A company with a great employer brand spends less money attracting the best candidates and converting them to loyal employees.
When aiming attract and retain high performers who will stick with you, consider the following:
- Build a genuine culture: your workplace culture is simply the environment you create for your employees. This is influenced by several factors, from leadership (and leadership attitude), through to organisational values and beliefs. It comes from the people – from top to bottom and right back up – who underpin your organisation, and it cannot be faked.As an example, if you promote your organisational culture as warm and friendly, based on family values of trust, support and honesty, you will attract people who fit those values.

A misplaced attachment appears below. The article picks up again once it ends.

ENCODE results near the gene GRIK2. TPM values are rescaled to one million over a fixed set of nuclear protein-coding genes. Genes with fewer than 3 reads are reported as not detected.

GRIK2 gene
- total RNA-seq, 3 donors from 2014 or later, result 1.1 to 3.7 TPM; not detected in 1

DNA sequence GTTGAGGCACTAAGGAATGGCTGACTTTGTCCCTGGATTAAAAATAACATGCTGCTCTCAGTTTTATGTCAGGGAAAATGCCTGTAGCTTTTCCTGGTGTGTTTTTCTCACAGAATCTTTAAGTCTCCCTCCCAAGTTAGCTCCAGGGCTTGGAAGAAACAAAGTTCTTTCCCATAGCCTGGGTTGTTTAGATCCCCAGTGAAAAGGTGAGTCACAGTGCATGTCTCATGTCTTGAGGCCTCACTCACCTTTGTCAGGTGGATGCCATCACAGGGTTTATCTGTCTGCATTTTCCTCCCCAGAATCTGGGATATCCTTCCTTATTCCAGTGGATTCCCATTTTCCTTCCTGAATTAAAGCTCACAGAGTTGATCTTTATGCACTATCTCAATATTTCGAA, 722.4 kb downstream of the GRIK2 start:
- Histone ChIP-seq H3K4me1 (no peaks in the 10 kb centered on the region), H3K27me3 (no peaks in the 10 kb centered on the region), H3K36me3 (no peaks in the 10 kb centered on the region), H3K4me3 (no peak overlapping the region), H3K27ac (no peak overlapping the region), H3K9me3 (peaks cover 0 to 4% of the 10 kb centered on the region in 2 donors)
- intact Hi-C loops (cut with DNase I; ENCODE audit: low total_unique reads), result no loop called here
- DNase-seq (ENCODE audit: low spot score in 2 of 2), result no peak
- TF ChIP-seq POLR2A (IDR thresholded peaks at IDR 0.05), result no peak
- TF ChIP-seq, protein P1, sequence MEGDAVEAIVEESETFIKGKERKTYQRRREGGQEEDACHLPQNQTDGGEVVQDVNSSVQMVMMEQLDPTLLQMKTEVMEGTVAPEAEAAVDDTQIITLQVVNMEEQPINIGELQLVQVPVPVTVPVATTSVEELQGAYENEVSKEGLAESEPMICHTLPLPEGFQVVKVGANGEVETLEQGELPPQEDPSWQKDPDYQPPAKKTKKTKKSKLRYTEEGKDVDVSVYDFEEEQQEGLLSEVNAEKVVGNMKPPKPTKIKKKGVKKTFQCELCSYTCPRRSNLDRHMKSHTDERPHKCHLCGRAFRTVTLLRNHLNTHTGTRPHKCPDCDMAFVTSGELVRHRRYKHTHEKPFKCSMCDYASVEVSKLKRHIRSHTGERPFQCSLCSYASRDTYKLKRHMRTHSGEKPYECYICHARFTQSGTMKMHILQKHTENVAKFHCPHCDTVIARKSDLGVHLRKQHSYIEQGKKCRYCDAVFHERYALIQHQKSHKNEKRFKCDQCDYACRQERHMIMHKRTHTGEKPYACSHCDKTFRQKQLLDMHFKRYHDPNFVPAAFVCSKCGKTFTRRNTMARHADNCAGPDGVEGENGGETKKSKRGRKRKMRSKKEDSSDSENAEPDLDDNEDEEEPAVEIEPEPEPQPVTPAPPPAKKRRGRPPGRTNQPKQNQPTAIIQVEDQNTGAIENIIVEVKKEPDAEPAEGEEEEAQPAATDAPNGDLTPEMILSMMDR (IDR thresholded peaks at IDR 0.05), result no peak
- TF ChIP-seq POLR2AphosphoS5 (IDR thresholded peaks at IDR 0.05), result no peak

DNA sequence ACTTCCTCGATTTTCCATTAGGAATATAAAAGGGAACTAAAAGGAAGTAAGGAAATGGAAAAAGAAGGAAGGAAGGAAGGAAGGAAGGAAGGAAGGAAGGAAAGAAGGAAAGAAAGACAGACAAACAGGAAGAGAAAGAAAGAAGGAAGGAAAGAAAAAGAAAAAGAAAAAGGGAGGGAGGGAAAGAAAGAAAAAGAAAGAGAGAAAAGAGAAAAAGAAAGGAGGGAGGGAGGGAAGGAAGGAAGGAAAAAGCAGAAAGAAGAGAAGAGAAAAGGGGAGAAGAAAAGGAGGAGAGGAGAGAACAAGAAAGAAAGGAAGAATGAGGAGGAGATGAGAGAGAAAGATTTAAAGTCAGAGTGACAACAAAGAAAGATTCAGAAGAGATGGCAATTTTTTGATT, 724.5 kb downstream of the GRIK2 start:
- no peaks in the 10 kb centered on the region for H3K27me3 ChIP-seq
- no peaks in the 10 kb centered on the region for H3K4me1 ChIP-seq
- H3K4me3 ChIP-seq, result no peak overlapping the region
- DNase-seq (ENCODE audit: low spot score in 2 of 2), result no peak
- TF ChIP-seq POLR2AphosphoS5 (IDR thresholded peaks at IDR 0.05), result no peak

But if your culture is actually built on a platform of existing employees who are ‘every man for themselves’, ruthlessly ambitious and who lack compassion, your new employees won’t stick around long.
Define the culture you want for your organisation, and build your team based on how well they fit into that culture.
- Look at the big picture, then talk about it: money is important to a most people; some would argue, even more so to real estate agents. But it is not the only thing that attracts people to a company and keeps them there.When advertising positions, think about what non-monetary benefits your company offers (for example half-day on Thursday, strictly no non-emergency after-hours PM calls, company car, monthly team dinner) and package it all up as part of your offering.
A lot of companies will offer similar salaries/commission structures, so you can stand out by sharing a more well-rounded remuneration package… as long as you deliver on what you promote.